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A Failure to Tell the Truth: A Conversation with Richard Billings, co author of Fatal HourGo Back to Table of Contents
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Billings: I still believe that assassination remains an absolutely devastating event. But I didn’t know that then. I went out and covered the story for Life like I covered any other major story: with extreme gravity, but objective indifference. I came back to Miami and was somewhat complacent about it. It took me actually two years to realize the enormity of the event, and I didn’t care about anything after that. When the Warren Report came out, I was totally absorbed in the case because I knew the Warren Report was wrong--

Ellipses: Was it wrong or was it a lie?

Billings: It was based on the FBI reports, which were wrong.

Ellipses: Were the FBI reports wrong, or were they a lie?

Billings: It depends on how you define a “lie.” The FBI reports were a half-truth, so that a failure to tell the truth is not a failure to tell part of it; it is a failure to tell all of it. The FBI report was an attempt to close down the investigation so that certain other “sensitive areas” would remain untouched. This constructs a network of misinformation which attempts to keep “sensitive areas” out of investigations in general.

Ellipses: Do you think this was done because the FBI was afraid of what might be revealed if the whole truth was out?

Billings: I don’t know the answer to that. But not telling the whole truth has been acceptable policy in government for quite some time. The media age, however, has just made this fact more evident, and its impact across the board in society more widespread. Still, although the FBI report was wrong, it may have been wrong to protect operations that had nothing to do with Kennedy, but might, in the process of investigating Kennedy’s death, be looked into.

Ellipses: Was the report wrong by executive order--or by agency error?

Billings: The investigation was closed by executive order. But I wouldn’t single out Hoover in particular or the FBI in general as a scapegoat. It was a universal failure to tell the truth. A kind of consensus on how far we would go in looking into the matter. But the Justice Department, which Blakey worked for under Robert Kennedy, cannot be governed by a decision such as this. The Justice Department has to be governed by law and by honesty of inquiry in order to establish judgement “beyond a reasonable doubt.” The more evidence that Blakey and I heard, the more scientific analysis of the film and oral recording of the assassination, the more testimony, the more doubt there was. And none of it was “unreasonable.”

Ellipses: But when you first looked into the assassination, it was not out of suspicion of a cover-up or a conspiracy?



Left to Right: Richard Billings -- G. Robert Blakey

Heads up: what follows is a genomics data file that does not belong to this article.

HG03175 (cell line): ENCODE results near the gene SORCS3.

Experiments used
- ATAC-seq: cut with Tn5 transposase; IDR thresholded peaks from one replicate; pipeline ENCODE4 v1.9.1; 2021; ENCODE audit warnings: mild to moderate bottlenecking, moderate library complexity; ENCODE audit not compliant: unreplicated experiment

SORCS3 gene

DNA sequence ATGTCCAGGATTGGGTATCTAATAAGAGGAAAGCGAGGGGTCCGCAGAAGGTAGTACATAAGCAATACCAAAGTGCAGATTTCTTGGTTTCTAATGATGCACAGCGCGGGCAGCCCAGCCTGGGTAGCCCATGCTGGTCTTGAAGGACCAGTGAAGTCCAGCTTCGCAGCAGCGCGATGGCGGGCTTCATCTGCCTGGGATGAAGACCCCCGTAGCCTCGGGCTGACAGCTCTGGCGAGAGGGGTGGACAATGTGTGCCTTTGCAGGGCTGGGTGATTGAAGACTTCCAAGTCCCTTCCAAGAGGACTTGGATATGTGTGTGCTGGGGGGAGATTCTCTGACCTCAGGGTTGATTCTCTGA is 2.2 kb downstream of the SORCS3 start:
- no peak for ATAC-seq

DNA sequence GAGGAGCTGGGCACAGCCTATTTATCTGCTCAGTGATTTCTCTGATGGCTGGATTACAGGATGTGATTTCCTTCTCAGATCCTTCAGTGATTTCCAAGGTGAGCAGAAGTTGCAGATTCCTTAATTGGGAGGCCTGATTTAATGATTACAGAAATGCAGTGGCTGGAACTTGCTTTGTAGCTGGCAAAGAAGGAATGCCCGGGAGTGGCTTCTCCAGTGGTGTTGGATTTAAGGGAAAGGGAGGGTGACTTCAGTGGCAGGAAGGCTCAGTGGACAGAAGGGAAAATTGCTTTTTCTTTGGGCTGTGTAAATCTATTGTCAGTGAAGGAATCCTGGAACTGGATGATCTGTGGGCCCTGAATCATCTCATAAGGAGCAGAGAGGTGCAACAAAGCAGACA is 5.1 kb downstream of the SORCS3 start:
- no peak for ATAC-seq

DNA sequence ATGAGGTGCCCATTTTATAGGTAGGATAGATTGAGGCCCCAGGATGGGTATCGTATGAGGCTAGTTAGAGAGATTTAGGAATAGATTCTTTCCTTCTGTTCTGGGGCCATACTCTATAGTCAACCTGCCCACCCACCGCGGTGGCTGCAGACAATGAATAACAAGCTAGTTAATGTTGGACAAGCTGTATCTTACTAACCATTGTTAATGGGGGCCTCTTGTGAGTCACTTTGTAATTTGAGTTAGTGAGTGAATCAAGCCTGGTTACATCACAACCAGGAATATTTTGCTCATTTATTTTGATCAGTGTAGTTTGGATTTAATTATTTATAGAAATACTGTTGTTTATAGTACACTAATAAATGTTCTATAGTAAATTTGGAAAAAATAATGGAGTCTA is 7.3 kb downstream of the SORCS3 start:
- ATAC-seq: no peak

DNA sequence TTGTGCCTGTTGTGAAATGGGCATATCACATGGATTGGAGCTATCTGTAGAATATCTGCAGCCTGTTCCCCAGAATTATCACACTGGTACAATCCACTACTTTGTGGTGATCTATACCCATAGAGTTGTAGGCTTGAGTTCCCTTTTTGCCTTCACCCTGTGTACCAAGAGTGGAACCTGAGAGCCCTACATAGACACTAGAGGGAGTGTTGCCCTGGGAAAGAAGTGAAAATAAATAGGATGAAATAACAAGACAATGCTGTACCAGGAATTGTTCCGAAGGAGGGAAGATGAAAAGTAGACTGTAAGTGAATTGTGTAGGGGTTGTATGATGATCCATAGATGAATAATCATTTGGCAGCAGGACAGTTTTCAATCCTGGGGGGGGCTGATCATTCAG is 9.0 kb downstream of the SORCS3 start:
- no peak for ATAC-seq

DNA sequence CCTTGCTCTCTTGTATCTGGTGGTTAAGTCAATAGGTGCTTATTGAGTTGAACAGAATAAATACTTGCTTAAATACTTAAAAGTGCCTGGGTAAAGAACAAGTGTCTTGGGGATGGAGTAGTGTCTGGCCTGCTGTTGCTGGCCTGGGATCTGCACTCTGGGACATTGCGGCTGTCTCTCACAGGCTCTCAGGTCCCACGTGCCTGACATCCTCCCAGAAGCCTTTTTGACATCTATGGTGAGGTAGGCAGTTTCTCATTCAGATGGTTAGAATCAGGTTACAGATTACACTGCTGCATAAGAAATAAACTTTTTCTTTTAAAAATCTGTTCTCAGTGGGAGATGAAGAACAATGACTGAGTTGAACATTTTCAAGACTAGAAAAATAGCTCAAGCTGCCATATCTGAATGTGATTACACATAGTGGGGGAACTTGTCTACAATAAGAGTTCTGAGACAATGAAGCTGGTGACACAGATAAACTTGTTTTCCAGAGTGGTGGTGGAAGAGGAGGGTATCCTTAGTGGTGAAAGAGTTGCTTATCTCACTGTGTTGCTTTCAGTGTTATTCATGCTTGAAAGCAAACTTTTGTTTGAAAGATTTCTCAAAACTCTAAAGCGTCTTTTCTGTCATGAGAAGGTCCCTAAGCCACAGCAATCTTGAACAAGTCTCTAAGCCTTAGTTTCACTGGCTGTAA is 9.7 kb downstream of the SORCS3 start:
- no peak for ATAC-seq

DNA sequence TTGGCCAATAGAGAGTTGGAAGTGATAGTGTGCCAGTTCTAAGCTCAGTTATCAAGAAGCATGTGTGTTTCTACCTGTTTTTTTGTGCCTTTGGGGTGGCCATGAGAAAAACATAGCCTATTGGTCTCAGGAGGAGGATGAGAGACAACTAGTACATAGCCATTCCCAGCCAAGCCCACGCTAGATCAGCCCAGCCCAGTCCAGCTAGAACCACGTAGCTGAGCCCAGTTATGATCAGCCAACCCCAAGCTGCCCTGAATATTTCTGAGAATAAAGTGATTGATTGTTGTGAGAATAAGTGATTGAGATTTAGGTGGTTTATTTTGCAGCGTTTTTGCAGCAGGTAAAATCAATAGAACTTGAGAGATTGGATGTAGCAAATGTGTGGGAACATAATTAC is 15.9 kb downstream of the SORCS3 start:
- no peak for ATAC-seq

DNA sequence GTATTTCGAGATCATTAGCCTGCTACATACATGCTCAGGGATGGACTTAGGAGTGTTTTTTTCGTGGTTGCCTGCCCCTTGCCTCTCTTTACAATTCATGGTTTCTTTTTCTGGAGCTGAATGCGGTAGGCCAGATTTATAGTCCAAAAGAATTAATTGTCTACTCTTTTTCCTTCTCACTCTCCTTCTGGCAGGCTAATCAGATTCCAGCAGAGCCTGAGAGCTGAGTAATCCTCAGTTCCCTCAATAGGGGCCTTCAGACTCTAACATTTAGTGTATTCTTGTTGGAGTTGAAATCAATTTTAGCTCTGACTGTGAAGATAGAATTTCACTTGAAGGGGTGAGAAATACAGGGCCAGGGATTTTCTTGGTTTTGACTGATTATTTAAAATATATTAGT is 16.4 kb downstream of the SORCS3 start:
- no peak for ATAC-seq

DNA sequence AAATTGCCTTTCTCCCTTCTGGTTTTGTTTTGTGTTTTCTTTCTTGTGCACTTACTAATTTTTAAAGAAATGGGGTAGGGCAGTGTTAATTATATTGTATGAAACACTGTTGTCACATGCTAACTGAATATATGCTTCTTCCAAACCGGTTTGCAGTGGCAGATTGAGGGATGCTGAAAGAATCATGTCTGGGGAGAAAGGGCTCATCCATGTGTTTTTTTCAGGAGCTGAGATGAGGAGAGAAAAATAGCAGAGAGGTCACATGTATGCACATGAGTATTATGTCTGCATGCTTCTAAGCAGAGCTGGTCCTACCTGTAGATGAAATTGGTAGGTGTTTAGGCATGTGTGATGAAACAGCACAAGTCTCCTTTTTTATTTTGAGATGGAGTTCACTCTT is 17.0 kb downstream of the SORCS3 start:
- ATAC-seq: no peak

Billings: I wrote about the Kennedy assassination as a journalist simply because it happened. Later on I realized that it didn’t happen in the way we were told it happened--that there were other explanations. Of course, we still don’t understand the Kennedy assassination. We haven’t come close to solving it, and therefore it is a case which is still open and remains an unsolved murder.

Ellipses: Was Garrison’s investigation an attempt to tell the truth?

Billings: Garrison’s investigation was on the level when it started. It was a good case to begin with. When I heard that Garrison had this case, I went running down to New Orleans and asked him, `what have you got?’ and I believed him. Then he turned out to be an opportunist, I think. Our investigation connected him to some pretty shady elements.

Ellipses: Do you think Garrison failed because of an attempt to silence and discredit him by the government?

Billings: No. As I told you, I don’t think the assassination has been solved, and I do not think that any of the immediate investigations that went on at the time were completely on the level.

Ellipses: Most importantly, the Warren Commission’s investigation?

Billings: I don’t think one investigation failed more significantly than another. I don’t think, for example, the Warren Commission knew the truth of who assassinated Kennedy, but they should have said that. Instead, they concluded on what had been uncovered by the FBI, and no one would close a case like that on the basis of the evidence they were presented. I’m not saying they intended to deceive, or anything like that, but they were not honest about the fact that they did not know.

Ellipses: And neither was Garrison?

Billings: Neither was Garrison, except it is significant that we learned more about Oswald to a degree from Garrison’s investigations than from the Warren Commission. That’s a real problem. We also learned about Garrison’s connection to organized crime, which is even more significant...

Ellipses: Do you think the kind of mentality that covers up the truth, or even the truth that one does not have an answer, is still in place in government?

Billings: Well, I think Bush, for example, probably knew more about Iran-Contra than any of us did. But as for a permanent structure of concealing the events that affect the public, I just don’t know.

Ellipses: Is there a pattern in the scandals in government policy that have surfaced since Kennedy’s death?

Billings: Yes, there is a linkage; and Watergate, Iran-Contra, etc., are all interwoven in terms of general policy and how one is to deal with the public when these policies are exposed.


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